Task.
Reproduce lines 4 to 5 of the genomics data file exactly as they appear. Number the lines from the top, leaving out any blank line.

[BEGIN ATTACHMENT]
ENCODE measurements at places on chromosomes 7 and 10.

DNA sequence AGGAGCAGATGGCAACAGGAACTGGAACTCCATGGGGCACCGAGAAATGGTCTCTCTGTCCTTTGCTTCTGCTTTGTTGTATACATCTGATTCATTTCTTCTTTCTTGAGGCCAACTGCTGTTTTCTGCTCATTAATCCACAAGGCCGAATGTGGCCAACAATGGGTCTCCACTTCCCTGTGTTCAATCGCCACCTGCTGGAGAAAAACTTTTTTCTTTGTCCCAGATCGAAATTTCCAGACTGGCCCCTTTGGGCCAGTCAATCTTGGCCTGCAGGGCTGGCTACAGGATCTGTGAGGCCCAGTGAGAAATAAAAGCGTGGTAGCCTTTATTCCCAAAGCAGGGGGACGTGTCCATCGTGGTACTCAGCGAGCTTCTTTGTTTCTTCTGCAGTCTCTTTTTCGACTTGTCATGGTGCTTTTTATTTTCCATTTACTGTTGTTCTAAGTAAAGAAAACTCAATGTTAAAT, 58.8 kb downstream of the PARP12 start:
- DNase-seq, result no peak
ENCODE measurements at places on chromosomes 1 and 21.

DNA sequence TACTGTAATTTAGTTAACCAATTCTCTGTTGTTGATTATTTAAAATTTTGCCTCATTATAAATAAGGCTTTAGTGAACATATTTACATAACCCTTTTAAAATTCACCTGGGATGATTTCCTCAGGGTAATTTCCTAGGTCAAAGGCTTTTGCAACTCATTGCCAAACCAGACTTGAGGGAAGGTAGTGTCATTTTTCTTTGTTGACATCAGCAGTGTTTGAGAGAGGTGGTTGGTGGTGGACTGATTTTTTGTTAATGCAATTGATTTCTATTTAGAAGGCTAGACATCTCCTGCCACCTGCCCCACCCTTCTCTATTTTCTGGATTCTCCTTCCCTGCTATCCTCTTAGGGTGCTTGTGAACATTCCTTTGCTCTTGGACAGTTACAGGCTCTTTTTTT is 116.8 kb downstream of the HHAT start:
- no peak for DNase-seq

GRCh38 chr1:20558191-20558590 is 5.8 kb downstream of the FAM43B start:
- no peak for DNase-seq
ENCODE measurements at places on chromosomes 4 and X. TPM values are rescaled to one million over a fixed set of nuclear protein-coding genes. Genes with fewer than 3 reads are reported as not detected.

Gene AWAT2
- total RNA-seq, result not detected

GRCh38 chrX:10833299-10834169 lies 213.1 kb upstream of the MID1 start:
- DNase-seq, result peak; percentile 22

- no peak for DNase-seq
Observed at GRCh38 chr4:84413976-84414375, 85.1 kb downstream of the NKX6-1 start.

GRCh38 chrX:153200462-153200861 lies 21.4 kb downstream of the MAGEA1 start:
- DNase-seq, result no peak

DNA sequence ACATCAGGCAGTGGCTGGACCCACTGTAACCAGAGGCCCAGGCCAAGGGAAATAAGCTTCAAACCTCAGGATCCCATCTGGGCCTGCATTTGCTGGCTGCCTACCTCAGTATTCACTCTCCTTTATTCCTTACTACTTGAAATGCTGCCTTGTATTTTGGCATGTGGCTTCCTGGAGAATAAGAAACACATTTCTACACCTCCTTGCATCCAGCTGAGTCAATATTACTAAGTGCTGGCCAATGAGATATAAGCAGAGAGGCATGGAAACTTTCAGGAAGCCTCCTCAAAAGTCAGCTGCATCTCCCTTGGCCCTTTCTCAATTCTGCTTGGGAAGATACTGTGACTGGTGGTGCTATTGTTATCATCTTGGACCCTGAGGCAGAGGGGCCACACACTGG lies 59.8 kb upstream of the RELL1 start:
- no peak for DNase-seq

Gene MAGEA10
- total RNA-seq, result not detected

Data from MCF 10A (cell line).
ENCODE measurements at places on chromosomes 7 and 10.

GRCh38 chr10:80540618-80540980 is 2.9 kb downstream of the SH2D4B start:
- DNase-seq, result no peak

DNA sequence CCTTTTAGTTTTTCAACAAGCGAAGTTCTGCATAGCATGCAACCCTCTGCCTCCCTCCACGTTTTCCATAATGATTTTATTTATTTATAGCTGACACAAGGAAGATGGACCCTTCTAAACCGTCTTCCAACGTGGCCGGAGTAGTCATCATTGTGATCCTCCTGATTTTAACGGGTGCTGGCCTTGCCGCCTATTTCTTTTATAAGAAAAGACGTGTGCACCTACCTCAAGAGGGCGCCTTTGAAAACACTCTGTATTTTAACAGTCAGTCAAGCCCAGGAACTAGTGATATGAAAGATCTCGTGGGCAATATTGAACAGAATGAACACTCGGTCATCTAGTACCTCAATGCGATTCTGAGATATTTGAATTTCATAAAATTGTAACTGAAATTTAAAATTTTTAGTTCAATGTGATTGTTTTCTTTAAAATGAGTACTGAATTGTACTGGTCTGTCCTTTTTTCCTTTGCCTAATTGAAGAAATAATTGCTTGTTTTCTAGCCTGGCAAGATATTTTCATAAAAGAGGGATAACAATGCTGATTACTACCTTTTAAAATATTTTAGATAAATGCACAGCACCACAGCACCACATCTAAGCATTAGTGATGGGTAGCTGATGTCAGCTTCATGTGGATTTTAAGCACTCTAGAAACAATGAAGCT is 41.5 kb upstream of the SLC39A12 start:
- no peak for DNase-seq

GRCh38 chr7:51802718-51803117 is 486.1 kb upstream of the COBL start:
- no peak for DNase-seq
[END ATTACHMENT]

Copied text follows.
ENCODE measurements at places on chromosomes 1 and 21.

DNA sequence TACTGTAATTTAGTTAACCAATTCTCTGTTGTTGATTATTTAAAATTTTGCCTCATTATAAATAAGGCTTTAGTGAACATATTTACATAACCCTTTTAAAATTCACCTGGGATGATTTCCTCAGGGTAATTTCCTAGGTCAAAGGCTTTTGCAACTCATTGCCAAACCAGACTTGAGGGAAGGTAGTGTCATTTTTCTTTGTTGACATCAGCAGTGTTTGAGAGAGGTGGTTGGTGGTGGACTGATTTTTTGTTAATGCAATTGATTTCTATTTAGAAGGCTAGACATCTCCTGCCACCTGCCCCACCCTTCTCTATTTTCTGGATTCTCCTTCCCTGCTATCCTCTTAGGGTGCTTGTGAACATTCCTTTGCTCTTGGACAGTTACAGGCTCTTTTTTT is 116.8 kb downstream of the HHAT start: